FORMER PSNI ASSISTANT chief constable Peter Sheridan has suggested it’s time for Northern Ireland to set up a truth commission. Sheridan’s suggestion came after Sinn Féin’s Martin McGuinness met with loyalist paramilitary figures at a public event in west Belfast.
Sheridan says that people are ready to accept each other, without having to agree with each other.
Truth commissions have been set up in around 30 countries to date, according to Amnesty International. They give people from all sides of a dispute an opportunity to speak about the violence and crimes they have suffered or committed during a particular period.
A truth commission might be able to ascertain the locations of the remains of victims of violence, which have not yet been located.
Three countries which have used the truth commission process as a means of overcoming years of violence:
1. South Africa:
A truth commission to investigate the effects of apartheid was set up by President Nelson Mandela and former Archbishop Desmond Tutu in 1995. The victims and perpetrators of violence were invited to give statements, and people could seek amnesty from prosecution.
After the commission had finished, some said the opportunity to give and receive apologies for violence was a reconciliatory approach to human rights violations. Others criticised the commission’s amnesty clause, saying it meant that some people were never prosecuted for their crimes.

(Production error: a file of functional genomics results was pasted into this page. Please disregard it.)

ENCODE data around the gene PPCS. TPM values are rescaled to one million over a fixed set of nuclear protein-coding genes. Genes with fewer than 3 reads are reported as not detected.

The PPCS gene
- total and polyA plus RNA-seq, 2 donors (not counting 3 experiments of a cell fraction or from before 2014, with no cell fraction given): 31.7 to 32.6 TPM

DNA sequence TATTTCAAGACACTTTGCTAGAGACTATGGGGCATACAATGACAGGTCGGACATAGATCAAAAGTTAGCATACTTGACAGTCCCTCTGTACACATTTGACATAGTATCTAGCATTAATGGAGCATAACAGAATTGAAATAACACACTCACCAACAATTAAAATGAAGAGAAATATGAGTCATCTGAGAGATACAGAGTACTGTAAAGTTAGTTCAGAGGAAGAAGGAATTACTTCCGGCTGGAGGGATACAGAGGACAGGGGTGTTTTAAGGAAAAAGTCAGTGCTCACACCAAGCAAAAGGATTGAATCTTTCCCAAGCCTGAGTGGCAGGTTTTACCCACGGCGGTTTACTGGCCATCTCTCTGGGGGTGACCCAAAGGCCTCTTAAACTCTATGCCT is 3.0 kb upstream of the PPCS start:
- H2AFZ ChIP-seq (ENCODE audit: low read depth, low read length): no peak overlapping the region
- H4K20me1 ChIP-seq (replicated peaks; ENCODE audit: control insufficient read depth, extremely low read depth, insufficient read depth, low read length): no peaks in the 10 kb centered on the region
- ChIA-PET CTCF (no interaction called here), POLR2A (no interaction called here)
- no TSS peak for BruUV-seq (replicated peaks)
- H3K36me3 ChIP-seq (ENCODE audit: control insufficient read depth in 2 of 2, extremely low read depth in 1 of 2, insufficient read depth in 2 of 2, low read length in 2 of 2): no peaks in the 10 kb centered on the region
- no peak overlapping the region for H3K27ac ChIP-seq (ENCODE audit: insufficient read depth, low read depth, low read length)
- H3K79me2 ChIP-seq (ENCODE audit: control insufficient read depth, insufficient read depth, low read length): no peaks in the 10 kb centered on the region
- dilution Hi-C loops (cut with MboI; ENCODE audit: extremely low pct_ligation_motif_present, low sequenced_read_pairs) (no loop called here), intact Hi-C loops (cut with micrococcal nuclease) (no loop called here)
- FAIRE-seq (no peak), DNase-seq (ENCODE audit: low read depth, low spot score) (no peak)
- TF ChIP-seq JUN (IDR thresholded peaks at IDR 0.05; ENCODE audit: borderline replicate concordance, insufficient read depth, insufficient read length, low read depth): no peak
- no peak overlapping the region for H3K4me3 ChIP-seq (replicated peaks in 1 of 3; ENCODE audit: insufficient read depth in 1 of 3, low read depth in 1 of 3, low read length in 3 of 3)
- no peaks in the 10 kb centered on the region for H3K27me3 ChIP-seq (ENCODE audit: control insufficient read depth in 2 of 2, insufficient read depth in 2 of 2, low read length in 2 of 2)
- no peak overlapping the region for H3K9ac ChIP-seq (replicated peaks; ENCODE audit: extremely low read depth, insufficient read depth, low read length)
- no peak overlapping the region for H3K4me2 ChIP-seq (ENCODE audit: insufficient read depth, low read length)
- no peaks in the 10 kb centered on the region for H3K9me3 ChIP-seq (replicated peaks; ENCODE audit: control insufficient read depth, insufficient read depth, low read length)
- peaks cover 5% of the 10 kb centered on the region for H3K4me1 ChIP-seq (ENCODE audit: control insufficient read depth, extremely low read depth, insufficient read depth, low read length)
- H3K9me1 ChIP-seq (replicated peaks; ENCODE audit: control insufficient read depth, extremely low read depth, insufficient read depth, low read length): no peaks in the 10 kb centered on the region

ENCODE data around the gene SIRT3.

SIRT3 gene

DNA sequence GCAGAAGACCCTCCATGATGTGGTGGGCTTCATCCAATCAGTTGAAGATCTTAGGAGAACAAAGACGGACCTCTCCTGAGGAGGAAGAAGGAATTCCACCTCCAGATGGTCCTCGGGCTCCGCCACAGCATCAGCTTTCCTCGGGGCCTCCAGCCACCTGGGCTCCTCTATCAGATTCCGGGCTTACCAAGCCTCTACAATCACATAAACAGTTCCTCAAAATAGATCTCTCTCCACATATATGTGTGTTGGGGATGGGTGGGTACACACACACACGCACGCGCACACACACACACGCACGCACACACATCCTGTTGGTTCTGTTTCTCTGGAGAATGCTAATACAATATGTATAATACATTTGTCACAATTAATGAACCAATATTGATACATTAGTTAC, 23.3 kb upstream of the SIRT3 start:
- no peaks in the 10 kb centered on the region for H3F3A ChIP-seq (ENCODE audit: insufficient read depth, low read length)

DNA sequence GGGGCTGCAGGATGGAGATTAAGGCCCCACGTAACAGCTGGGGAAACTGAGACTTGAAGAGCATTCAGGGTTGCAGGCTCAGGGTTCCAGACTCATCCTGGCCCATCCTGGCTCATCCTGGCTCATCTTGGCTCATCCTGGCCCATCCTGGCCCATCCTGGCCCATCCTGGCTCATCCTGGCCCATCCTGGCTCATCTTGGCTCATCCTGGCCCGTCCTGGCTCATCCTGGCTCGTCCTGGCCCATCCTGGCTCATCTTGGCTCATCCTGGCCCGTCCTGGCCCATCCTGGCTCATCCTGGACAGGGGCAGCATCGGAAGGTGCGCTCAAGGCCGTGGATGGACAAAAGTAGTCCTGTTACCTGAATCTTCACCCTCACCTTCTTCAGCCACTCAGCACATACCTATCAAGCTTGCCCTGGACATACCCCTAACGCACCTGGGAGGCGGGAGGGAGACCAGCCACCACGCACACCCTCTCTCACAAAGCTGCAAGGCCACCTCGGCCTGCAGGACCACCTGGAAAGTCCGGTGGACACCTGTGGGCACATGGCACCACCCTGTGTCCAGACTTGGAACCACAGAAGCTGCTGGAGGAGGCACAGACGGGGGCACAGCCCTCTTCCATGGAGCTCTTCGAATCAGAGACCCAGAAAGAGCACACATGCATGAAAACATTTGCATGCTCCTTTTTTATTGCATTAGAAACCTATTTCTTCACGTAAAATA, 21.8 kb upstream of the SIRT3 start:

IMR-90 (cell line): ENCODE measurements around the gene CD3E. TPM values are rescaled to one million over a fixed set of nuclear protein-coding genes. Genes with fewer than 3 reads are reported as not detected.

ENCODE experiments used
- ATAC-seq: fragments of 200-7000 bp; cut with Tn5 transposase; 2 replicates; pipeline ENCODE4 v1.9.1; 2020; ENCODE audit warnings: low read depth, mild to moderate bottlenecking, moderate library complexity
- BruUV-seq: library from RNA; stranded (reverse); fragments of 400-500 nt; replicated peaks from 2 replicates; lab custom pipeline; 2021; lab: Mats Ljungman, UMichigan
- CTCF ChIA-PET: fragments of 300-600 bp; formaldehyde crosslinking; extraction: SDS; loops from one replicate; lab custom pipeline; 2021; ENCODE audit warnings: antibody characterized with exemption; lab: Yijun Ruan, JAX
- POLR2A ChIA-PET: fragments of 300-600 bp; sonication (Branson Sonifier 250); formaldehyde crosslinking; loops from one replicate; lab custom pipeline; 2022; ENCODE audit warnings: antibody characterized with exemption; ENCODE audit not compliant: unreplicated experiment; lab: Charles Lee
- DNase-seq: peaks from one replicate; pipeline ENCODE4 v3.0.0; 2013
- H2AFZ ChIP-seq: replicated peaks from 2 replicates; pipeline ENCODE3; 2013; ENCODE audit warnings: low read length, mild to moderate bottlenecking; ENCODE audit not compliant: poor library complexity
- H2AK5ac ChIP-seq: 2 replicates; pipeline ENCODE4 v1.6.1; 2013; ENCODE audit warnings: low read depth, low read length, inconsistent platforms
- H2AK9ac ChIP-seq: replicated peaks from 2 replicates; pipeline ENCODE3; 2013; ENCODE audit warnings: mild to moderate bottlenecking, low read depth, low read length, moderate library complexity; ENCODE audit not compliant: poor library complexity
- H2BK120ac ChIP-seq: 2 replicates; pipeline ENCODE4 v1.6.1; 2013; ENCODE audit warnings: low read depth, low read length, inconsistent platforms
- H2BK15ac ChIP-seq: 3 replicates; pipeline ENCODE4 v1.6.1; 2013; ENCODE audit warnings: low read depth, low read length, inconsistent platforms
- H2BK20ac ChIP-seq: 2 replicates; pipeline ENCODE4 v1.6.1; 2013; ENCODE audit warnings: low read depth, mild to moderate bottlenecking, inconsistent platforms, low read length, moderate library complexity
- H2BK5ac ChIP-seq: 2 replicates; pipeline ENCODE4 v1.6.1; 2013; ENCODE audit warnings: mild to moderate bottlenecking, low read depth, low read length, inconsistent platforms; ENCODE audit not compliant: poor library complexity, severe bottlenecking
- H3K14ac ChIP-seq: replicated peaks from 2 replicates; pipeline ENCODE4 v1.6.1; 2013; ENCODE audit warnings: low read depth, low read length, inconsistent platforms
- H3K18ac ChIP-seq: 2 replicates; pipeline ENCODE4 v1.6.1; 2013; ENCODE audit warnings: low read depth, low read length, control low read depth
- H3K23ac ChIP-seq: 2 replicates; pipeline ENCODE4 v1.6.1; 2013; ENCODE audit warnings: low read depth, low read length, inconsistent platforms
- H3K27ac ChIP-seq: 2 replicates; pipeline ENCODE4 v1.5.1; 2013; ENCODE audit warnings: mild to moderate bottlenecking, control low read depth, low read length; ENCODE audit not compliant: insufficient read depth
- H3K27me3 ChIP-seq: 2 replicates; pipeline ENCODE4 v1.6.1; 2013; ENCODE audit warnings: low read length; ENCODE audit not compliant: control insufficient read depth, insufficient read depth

2. East Timor
A truth commission was established in East Timor in 2001 by the UN transitional administration to investigate human rights violations committed between April 1974 and October 1999.
The final report recommended not punishing those responsible for violence, but instead to encourage people to work for community reconciliation by being open with each other about how they had felt during the years of violence.
Panama‘s truth commission ran for a year and three months from January 2001, and focused on human rights abuses during General Torrijos’s reign and that of his successor, General Noriega.
Torrijos seized power in 1968 via a military takeover. The commission concluded that the military regimes had engaged in torture, and discovered 24 graves of people killed during the dictatorships.